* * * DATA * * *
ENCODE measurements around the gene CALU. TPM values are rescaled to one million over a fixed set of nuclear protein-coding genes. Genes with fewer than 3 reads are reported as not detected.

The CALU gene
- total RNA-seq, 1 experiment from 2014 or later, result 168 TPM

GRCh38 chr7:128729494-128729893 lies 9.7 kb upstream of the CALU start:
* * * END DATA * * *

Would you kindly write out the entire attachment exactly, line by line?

ENCODE measurements around the gene CALU. TPM values are rescaled to one million over a fixed set of nuclear protein-coding genes. Genes with fewer than 3 reads are reported as not detected.

The CALU gene
- total RNA-seq, 1 experiment from 2014 or later, result 168 TPM

GRCh38 chr7:128729494-128729893 lies 9.7 kb upstream of the CALU start: